As a film critic, Chabrol advocated realism both morally and aesthetically, mise-en-scene, deep focus cinematography, which he wrote "brings the spectator in closer with the image" and encourages "both a more active mental attitude on the part of the spectator and a more positive contribution on his part to the action in progress." He wrote for Arts magazine during this period. Among Chabrol's most famous articles were "Little Themes", a study of genre films, "The Evolution of Detective Films". In 1955 Chabrol was employed as a publicity man at the French offices of 20th Century Fox, but was told that he was "the worst press officer they'd seen" and was replaced by Jean-Luc Godard, who they said was worse. In 1956 he helped finance Jacques Rivette's short film Le coup du berger, helped finance Rohmer's short Véronique et son cancre in 1958. Unlike all of his future New Wave contemporaries, Chabrol never made short film nor did he work as an assistant on other directors' work before making his feature film debut.
In 1957 Chabrol and Eric Rohmer co-wrote Hitchcock, a study of the films made by director Alfred Hitchcock through the film The Wrong Man. Chabrol had said that Rohmer deserves the majority of the credit for the book, while he worked on the sections pertaining to Hitchcock's early American films, Rebecca and Stage Fright. Chabrol had interviewed Hitchcock with François Truffaut in 1954 on the set of To Catch a Thief, where the two famously walked into a water tank after being starstruck by Hitchcock. Years when Chabrol and Truffaut had both become successful directors themselves, Hitchcock told Truffaut that he always thought of them when he saw "ice cubes in a glass of whiskey." The most prolific of the major New Wave directors, Chabrol averaged one film a year from 1958 until his death. His early films are categorized as part of the New Wave and have the experimental qualities associated with the movement. In the mid-sixties it was difficult for Chabrol to obtain financing for films so he made a series of commercial "potboilers" and spy spoofs, which none of the other New Wave filmmakers did.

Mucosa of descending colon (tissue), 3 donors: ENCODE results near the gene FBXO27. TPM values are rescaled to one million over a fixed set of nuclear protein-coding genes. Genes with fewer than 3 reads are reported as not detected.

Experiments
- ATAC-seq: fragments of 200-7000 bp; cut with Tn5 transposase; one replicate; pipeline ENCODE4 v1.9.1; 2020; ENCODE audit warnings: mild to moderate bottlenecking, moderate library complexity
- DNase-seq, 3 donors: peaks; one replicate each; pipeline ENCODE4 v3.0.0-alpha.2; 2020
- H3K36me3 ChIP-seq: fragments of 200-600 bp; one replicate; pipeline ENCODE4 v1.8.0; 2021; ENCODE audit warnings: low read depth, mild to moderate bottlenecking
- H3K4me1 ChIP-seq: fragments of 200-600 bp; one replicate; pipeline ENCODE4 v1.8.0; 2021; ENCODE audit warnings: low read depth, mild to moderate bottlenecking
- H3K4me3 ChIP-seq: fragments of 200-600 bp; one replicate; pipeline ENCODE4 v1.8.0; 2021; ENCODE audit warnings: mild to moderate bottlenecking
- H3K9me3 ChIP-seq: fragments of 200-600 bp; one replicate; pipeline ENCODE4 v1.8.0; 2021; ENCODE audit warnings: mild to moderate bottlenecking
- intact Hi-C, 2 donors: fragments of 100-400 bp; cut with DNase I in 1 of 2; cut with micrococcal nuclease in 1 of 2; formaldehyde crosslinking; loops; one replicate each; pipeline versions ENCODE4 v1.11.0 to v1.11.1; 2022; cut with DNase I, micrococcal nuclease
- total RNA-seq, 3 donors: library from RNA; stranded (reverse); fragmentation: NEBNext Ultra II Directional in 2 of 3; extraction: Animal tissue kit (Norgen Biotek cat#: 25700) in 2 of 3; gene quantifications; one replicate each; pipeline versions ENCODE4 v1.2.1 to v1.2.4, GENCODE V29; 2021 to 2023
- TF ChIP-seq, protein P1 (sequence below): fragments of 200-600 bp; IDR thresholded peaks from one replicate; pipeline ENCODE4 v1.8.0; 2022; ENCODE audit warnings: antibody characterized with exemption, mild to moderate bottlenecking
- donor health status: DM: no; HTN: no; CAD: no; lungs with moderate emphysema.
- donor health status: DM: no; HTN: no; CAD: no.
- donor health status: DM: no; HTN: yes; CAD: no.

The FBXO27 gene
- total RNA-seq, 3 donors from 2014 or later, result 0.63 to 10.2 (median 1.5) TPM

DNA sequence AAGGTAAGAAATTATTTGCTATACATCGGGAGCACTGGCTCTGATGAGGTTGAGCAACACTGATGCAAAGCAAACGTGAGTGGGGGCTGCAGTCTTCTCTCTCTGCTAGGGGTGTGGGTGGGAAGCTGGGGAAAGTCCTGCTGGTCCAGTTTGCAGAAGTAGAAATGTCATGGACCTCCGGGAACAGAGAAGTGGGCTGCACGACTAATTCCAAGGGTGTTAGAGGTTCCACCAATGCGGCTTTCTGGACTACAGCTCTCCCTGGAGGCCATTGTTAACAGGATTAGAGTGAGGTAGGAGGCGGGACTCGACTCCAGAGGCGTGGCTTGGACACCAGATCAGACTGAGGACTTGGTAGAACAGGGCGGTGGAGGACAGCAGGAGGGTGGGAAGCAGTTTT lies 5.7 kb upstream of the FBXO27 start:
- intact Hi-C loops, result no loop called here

Chabrol had married Agnès Goute in 1952 and in 1957 his wife inherited a large sum of money from relatives. In December of that year Chabrol used the mo
Victor L. Klee, Jr. was a mathematician specialising in convex sets, functional analysis, analysis of algorithms and combinatorics. He spent his entire career at the University of Washington in Seattle. Born in San Francisco, Vic Klee earned his B. A. degree in 1945 with high honors from Pomona College, majoring in chemistry. He did his graduate studies, including a thesis on Convex Sets in Linear Spaces, received his PhD in mathematics from the University of Virginia in 1949. After teaching for several years at the University of Virginia, he moved in 1953 to the University of Washington in Seattle, where he was a faculty member for 54 years, he died in Ohio. Klee wrote more than 240 research papers, he proposed the art gallery theorem. Kleetopes are named after him, as is the Klee–Minty cube, which shows that the simplex algorithm for linear programming does not work in polynomial time in the worst–case scenario. Klee served as president of the Mathematical Association of America from 1971 to 1973.